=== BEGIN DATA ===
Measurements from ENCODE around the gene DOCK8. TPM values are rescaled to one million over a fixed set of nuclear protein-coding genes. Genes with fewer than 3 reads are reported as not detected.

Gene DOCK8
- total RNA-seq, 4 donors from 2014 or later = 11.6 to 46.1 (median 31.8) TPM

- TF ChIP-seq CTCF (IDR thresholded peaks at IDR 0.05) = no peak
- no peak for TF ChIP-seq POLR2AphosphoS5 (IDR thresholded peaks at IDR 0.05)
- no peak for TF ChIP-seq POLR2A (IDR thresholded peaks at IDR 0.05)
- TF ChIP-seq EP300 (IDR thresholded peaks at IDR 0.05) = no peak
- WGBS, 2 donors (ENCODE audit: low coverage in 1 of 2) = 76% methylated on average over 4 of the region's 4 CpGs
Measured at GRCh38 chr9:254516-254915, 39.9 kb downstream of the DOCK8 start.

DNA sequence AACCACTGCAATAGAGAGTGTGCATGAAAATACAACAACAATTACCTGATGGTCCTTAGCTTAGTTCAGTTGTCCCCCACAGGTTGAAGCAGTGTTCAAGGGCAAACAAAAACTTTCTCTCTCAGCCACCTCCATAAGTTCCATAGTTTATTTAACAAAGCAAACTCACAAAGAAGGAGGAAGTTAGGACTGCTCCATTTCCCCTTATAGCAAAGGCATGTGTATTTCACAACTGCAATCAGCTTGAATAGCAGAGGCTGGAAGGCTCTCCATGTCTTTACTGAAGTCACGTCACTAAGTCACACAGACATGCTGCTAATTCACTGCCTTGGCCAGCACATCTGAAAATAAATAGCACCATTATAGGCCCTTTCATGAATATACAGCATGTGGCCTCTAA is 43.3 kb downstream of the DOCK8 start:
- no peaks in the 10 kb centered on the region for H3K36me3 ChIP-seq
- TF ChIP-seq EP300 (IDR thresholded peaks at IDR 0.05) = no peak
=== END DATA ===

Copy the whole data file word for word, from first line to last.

Measurements from ENCODE around the gene DOCK8. TPM values are rescaled to one million over a fixed set of nuclear protein-coding genes. Genes with fewer than 3 reads are reported as not detected.

Gene DOCK8
- total RNA-seq, 4 donors from 2014 or later = 11.6 to 46.1 (median 31.8) TPM

- TF ChIP-seq CTCF (IDR thresholded peaks at IDR 0.05) = no peak
- no peak for TF ChIP-seq POLR2AphosphoS5 (IDR thresholded peaks at IDR 0.05)
- no peak for TF ChIP-seq POLR2A (IDR thresholded peaks at IDR 0.05)
- TF ChIP-seq EP300 (IDR thresholded peaks at IDR 0.05) = no peak
- WGBS, 2 donors (ENCODE audit: low coverage in 1 of 2) = 76% methylated on average over 4 of the region's 4 CpGs
Measured at GRCh38 chr9:254516-254915, 39.9 kb downstream of the DOCK8 start.

DNA sequence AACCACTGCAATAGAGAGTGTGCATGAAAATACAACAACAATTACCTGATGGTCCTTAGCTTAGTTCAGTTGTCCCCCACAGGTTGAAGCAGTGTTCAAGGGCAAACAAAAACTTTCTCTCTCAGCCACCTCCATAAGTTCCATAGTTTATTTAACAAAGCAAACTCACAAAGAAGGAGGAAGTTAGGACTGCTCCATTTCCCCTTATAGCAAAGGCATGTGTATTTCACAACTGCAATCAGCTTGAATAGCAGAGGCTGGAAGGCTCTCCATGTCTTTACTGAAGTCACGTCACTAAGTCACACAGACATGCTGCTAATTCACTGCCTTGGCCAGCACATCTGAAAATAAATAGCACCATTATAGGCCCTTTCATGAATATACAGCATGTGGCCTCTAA is 43.3 kb downstream of the DOCK8 start:
- no peaks in the 10 kb centered on the region for H3K36me3 ChIP-seq
- TF ChIP-seq EP300 (IDR thresholded peaks at IDR 0.05) = no peak